— Iamblichus Syrian philosopher 250 - 330
Source: Life of Pythagoras, Ch. 1 : Importance of the Subject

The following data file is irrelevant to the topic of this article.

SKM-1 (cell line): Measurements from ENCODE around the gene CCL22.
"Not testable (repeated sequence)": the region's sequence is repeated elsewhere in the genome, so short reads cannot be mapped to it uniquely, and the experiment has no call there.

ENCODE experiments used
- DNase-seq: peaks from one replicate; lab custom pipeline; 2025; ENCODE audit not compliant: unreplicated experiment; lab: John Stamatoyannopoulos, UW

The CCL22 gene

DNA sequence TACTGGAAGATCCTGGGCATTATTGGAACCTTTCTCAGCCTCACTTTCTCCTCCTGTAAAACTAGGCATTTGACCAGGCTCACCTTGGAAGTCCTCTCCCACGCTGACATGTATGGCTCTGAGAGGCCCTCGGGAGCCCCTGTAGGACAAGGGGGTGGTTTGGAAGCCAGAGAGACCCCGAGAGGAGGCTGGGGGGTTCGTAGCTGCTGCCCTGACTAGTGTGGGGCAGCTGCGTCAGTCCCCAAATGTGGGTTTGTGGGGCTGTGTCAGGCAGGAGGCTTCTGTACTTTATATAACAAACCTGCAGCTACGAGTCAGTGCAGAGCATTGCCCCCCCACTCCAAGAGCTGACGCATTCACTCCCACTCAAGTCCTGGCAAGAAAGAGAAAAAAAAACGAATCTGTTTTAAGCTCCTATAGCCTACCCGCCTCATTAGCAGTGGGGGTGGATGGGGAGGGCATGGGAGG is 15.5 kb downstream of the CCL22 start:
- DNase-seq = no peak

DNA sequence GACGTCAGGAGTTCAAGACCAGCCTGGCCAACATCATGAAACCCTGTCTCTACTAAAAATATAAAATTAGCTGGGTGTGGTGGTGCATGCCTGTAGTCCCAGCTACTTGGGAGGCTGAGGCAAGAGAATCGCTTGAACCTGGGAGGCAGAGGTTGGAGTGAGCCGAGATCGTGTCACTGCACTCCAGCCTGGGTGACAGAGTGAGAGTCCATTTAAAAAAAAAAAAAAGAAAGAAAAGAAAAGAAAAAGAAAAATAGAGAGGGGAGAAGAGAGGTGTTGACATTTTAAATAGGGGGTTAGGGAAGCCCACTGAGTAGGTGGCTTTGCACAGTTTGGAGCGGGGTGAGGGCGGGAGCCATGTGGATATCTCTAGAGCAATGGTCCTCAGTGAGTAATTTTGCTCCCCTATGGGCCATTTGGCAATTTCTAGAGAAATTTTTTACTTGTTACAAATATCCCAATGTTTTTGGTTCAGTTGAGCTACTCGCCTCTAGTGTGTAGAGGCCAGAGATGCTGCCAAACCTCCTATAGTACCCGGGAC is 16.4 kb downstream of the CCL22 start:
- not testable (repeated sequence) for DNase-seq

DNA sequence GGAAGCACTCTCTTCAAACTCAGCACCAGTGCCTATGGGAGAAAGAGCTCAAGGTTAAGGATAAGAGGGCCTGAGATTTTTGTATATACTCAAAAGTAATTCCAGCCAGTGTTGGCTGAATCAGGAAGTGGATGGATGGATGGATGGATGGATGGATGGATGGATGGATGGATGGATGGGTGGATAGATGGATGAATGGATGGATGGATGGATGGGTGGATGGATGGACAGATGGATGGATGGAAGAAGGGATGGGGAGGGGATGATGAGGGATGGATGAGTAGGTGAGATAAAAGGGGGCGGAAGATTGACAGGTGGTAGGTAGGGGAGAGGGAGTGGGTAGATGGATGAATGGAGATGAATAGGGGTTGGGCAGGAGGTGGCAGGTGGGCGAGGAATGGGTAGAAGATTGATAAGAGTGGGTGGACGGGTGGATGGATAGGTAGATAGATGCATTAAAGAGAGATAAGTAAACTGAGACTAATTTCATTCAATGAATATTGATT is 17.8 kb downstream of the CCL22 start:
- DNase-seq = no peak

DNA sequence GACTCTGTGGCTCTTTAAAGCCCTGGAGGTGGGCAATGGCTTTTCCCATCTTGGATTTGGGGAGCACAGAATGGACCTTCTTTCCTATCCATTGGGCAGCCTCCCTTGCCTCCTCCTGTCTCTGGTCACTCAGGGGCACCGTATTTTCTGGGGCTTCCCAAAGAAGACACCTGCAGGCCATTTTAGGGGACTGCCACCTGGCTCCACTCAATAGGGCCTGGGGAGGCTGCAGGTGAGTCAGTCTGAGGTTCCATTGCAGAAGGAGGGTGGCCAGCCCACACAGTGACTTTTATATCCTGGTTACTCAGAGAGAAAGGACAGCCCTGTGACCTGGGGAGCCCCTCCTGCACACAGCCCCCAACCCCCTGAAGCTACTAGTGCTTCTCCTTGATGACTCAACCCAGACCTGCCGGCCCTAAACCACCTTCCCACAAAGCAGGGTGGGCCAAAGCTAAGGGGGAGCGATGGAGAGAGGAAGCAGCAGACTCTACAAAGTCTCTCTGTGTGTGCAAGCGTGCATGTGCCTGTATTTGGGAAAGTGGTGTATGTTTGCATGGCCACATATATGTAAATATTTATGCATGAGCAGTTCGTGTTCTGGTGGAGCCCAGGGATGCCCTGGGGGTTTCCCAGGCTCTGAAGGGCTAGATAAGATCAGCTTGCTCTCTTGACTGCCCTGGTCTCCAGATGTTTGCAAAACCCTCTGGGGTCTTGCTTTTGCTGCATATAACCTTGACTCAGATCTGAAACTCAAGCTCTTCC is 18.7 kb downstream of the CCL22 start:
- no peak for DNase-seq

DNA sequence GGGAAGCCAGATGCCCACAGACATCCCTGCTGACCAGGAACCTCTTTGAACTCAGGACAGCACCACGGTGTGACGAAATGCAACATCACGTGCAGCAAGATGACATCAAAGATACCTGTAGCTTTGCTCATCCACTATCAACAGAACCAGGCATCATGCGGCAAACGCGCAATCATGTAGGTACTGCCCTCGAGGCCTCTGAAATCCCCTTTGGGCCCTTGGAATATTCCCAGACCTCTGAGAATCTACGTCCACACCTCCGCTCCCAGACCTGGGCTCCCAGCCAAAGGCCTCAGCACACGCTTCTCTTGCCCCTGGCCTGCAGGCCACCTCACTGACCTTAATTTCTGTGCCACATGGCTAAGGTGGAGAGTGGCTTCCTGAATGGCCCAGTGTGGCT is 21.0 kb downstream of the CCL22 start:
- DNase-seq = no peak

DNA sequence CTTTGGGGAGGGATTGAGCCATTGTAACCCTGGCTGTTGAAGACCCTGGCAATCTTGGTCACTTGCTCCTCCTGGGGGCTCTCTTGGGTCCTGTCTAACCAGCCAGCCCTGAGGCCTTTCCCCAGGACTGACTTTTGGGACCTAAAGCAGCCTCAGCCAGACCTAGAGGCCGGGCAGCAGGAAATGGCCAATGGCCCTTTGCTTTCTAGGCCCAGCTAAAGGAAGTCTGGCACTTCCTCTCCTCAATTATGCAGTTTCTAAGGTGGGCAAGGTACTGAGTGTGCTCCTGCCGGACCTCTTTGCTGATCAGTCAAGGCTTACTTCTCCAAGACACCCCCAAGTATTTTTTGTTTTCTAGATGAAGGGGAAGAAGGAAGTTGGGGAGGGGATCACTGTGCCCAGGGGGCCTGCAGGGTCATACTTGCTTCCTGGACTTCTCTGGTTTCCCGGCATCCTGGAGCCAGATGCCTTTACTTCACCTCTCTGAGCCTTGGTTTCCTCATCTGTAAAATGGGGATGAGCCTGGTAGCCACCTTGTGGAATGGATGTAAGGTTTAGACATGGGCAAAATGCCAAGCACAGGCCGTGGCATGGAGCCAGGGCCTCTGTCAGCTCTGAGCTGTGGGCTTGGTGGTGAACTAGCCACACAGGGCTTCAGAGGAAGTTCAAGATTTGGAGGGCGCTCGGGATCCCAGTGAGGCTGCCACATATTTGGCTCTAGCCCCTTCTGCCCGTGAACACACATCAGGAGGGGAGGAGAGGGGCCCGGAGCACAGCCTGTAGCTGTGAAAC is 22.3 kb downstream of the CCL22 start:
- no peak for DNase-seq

Context: Since wise people are in the habit of invoking the divinities at the beginning of any philosophic consideration, this is all the more necessary on studying that one which is justly named after the divine Pythagoras. Inasmuch as it emanated from the divinities it could not be apprehended without their inspiration and assistance. Besides, its beauty and majesty so surpasses human capacity, that it cannot be comprehended in one glance. Gradually only can some details of it be mastered when, under divine guidance we approach the subject with a quiet mind. Having therefore invoked the divine guidance, and adapted ourselves and our style to the divine circumstances, we shall acquiesce in all the suggestions that come to us. Therefore we shall not begin with any excuses for the long neglect of this sect, nor by any explanations about its having been concealed by foreign disciplines, or mystic symbols, nor insist that it has been obscured by false and spurious writings, nor make apologies for any special hindrances to its progress. For us it is sufficient that this is the will of the Gods, which all enable us to undertake tasks even more arduous than these. Having thus acknowledged our primary submission to the divinities, our secondary devotion shall be to the prince and father of this philosophy as a leader.